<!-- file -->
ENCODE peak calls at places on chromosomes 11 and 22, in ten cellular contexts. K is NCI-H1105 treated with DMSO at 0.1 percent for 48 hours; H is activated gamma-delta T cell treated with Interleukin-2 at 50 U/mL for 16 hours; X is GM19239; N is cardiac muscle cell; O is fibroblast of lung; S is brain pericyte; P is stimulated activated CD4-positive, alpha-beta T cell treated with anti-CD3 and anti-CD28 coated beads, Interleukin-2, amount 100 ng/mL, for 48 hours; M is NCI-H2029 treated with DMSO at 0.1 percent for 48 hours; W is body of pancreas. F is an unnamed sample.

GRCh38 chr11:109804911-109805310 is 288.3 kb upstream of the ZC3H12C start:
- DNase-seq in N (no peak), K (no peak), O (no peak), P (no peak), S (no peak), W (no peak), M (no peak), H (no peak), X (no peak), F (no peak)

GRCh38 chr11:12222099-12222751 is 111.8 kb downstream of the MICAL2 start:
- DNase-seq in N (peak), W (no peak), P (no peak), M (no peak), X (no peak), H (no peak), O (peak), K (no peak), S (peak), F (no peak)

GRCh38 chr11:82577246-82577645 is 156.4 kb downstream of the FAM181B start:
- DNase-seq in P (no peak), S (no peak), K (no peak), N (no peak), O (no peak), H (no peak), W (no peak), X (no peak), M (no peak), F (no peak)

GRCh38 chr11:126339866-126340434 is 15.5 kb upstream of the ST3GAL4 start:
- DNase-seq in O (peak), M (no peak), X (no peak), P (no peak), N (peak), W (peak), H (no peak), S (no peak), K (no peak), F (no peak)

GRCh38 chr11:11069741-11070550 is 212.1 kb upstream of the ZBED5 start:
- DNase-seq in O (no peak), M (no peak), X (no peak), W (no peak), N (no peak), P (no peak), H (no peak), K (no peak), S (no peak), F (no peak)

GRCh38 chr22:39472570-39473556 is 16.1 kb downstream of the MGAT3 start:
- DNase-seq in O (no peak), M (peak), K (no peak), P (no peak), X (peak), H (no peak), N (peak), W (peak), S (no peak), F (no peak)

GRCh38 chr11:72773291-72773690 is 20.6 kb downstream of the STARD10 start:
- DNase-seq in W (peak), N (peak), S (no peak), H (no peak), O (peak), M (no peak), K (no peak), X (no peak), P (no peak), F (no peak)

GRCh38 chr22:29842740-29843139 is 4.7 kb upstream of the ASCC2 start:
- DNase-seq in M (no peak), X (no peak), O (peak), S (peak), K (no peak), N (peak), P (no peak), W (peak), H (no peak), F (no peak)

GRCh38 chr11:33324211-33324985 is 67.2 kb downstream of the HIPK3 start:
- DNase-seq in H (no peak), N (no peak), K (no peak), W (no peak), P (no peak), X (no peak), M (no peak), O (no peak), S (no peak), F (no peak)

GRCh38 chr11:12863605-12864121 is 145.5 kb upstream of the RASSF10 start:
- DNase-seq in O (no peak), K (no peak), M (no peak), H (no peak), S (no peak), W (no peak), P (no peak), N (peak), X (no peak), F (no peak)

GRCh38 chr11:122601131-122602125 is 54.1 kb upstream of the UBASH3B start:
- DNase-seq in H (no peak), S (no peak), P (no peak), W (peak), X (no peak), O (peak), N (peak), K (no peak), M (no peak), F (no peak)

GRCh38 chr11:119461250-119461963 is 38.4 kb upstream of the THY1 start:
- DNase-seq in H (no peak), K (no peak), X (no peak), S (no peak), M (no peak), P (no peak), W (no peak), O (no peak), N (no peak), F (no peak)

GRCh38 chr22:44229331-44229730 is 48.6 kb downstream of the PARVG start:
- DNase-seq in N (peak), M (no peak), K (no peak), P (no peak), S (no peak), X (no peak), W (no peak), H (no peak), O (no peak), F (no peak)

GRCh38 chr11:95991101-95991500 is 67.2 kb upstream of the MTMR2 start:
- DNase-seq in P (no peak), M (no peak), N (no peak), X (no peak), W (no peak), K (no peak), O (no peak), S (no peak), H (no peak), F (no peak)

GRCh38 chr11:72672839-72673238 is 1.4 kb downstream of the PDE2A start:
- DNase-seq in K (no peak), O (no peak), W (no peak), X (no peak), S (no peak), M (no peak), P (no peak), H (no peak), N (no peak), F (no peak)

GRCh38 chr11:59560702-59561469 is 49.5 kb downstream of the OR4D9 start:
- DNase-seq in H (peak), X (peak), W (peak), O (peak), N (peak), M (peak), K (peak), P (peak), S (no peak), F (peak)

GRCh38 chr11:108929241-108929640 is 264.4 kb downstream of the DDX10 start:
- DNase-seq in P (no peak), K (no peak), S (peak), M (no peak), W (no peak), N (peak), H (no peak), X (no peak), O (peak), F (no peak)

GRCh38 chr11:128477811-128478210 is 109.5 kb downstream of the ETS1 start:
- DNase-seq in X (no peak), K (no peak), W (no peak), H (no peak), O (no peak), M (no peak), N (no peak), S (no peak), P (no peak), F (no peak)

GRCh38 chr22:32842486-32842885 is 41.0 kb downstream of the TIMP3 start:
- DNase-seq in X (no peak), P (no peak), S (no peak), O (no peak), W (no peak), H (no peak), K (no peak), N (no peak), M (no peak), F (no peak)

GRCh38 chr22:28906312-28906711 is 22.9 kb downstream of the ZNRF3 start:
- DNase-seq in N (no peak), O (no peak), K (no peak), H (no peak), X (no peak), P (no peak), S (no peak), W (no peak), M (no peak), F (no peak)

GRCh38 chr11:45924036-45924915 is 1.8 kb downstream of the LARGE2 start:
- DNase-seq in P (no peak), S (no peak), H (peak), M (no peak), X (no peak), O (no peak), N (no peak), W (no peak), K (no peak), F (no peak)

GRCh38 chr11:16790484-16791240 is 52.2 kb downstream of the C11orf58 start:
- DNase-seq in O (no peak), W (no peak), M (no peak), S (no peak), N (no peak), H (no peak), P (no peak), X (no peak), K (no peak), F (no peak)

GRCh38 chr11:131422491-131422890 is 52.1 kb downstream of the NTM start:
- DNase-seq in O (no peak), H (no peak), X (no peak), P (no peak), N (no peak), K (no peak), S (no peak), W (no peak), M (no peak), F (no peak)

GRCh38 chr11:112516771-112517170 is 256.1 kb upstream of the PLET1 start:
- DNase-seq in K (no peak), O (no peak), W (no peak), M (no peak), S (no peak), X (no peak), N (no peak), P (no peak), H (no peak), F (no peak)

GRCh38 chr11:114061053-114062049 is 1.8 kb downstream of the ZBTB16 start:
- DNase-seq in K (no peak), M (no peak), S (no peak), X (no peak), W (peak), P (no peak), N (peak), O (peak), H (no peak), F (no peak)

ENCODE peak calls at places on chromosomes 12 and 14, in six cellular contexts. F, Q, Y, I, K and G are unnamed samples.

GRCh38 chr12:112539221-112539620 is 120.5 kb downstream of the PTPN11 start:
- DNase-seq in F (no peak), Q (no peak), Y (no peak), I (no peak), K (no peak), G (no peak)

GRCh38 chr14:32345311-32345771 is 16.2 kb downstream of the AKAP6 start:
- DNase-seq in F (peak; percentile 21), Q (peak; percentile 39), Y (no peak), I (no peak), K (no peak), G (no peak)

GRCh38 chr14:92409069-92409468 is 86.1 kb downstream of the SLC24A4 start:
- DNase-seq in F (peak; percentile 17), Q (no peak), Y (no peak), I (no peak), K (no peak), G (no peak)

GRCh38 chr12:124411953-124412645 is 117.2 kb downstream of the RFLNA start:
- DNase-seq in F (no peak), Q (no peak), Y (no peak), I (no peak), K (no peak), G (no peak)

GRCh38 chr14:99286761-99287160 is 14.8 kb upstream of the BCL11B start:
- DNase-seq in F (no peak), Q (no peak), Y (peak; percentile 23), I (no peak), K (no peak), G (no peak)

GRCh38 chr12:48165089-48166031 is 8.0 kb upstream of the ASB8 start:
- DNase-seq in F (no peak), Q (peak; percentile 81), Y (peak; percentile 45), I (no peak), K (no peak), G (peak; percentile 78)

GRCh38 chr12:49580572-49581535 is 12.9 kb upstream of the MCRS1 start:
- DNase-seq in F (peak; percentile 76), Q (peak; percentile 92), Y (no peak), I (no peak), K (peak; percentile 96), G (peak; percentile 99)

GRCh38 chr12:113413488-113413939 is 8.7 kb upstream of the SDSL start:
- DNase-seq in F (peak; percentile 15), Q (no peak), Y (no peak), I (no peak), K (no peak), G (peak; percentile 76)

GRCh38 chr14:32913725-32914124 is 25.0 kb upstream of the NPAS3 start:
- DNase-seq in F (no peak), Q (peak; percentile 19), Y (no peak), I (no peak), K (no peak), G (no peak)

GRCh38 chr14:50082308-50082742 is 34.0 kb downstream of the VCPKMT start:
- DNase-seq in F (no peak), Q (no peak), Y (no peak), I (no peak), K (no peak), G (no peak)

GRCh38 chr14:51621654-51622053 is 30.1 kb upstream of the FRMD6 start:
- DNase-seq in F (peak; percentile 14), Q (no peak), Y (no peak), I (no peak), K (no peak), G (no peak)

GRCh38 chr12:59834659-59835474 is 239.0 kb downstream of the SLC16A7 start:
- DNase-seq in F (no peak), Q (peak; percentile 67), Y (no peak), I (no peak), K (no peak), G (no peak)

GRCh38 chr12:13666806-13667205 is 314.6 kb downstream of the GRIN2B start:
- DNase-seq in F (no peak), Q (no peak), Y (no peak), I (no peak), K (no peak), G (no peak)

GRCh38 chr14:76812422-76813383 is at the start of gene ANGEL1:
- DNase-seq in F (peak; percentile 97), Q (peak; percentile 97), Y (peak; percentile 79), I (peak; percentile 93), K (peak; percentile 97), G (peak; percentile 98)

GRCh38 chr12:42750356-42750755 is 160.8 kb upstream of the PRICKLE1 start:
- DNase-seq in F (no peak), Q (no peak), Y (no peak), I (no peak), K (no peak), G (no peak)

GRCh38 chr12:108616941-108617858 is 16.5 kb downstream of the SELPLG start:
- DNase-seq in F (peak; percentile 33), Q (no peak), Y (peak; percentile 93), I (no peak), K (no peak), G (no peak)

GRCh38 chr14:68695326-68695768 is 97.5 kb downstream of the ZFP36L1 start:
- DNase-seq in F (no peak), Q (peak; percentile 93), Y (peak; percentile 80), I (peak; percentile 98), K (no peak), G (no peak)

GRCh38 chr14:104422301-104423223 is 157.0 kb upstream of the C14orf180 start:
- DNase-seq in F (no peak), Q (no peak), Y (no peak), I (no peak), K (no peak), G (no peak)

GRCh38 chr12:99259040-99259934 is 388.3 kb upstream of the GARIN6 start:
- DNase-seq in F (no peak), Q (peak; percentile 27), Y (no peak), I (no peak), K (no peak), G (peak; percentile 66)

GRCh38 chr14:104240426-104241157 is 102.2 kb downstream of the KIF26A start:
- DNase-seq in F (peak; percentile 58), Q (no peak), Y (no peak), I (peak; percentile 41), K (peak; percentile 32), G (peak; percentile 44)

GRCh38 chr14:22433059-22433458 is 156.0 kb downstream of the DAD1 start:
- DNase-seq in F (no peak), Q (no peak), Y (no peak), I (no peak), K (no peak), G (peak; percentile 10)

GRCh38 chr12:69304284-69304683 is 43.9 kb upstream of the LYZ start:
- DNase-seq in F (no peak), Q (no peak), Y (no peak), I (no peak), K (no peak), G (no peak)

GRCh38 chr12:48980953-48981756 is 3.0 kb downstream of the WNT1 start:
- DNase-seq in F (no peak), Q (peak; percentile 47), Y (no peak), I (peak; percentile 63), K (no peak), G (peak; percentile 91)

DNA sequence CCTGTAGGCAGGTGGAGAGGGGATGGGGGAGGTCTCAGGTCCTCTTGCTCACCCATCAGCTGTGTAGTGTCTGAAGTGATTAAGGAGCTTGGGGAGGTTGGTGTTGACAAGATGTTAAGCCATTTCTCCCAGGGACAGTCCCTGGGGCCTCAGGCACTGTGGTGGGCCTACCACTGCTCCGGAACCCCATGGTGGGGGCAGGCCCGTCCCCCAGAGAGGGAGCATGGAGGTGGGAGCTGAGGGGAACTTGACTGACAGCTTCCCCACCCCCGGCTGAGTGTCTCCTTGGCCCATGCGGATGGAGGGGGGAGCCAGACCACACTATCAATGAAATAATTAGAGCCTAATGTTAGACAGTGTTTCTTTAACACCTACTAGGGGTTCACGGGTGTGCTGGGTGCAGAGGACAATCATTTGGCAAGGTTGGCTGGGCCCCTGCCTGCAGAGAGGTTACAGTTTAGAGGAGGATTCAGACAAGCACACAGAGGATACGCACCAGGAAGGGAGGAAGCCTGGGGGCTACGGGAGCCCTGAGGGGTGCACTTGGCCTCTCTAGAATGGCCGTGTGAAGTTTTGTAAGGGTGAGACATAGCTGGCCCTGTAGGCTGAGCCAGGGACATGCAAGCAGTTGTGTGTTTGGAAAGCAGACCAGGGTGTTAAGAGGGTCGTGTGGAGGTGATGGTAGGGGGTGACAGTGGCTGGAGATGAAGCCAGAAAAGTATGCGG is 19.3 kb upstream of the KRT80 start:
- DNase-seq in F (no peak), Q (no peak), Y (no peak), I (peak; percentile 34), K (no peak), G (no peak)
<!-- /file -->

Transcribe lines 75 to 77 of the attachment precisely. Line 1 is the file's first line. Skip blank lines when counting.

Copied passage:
GRCh38 chr12:59834659-59835474 is 239.0 kb downstream of the SLC16A7 start:
- DNase-seq in F (no peak), Q (peak; percentile 67), Y (no peak), I (no peak), K (no peak), G (no peak)

GRCh38 chr12:13666806-13667205 is 314.6 kb downstream of the GRIN2B start: